Sgraffito is the name for ceramics in which patterns are scratched into a top layer of white slip when the clay is wet. This centuries-old decorative technique was introduced into Western Europe by way of Persia and the Byzantine Empire. In the 15th and 16th centuries Dutch potters also used these ‘drawings in clay’ on simple, everyday earthenware.
The sgraffito collection of Museum Boijmans Van Beuningen dates from the period 1450-1550. The Dutch plates, bowls and cooking pots are part of the Van Beuningen-De Vriese collection. Art historical research of the collection of Museum Boijmans Van Beuningen was done by curator Historic Design Drs. Alexandra Gaba-Van Dongen, Dr. Joanita Vroom and art history students Femke Speelberg and Jacoline Zilverschoon. Their writings are published in the research section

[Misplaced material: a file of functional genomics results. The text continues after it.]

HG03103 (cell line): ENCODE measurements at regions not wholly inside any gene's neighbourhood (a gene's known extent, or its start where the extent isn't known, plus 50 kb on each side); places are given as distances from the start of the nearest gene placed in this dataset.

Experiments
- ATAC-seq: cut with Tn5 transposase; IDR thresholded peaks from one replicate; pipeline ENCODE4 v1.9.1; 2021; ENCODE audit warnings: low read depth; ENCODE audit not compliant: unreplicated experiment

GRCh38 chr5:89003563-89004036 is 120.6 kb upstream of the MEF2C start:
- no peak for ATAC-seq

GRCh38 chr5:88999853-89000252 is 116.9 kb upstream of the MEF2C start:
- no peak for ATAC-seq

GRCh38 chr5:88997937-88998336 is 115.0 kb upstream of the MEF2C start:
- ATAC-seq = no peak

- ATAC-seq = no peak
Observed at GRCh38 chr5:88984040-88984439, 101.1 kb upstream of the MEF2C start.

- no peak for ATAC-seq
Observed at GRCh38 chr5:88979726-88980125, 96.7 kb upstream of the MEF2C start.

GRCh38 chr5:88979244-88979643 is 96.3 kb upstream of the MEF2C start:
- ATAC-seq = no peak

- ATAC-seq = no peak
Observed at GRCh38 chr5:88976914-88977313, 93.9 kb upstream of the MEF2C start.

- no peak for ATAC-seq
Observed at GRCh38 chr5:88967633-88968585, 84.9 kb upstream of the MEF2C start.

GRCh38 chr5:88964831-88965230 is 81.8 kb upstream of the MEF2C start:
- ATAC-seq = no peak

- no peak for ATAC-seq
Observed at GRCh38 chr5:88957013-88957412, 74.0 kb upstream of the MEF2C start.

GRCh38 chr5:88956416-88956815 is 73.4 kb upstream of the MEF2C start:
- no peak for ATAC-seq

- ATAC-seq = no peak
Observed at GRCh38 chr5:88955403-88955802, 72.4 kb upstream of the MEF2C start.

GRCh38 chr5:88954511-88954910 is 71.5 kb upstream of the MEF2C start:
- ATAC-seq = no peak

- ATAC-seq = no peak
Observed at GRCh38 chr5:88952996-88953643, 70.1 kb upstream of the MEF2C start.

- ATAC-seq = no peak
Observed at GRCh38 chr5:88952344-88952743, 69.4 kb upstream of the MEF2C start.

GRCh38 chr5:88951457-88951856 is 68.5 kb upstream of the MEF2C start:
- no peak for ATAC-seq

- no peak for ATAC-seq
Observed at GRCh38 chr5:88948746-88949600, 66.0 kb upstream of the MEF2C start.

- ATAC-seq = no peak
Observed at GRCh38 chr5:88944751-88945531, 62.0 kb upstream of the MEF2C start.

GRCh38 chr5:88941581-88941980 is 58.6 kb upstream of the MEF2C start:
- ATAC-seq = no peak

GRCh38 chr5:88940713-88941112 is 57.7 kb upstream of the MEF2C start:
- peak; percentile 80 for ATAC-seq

The futuristic aura of the museum’s brutalist-style concrete architecture, the large glass windows and the rusted metal Richard Serra artwork formed the base of the overall design of the exhibition. The collection was placed in a semi-circle in space so that it could communicate with the metal artwork through which visitors entered. The collection was exhibited on glass vitrine-shelves and was approachable from all sides so that maximum transparency was realized. The collection was digitally photographed and made available online in the collection section of this site (not available anymore).
Technical and spatial specifications:
The collection comprises approximately 100 sgraffito objects ranging from 5 to 50 centimeters in size. The vitrines used in the exhibition are property of Museum Boijmans Van Beuningen.